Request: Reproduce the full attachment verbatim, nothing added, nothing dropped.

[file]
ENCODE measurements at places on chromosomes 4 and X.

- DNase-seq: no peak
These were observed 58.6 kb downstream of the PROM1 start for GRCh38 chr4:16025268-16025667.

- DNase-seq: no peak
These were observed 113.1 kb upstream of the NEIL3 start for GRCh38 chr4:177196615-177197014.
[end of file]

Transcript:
ENCODE measurements at places on chromosomes 4 and X.

- DNase-seq: no peak
These were observed 58.6 kb downstream of the PROM1 start for GRCh38 chr4:16025268-16025667.

- DNase-seq: no peak
These were observed 113.1 kb upstream of the NEIL3 start for GRCh38 chr4:177196615-177197014.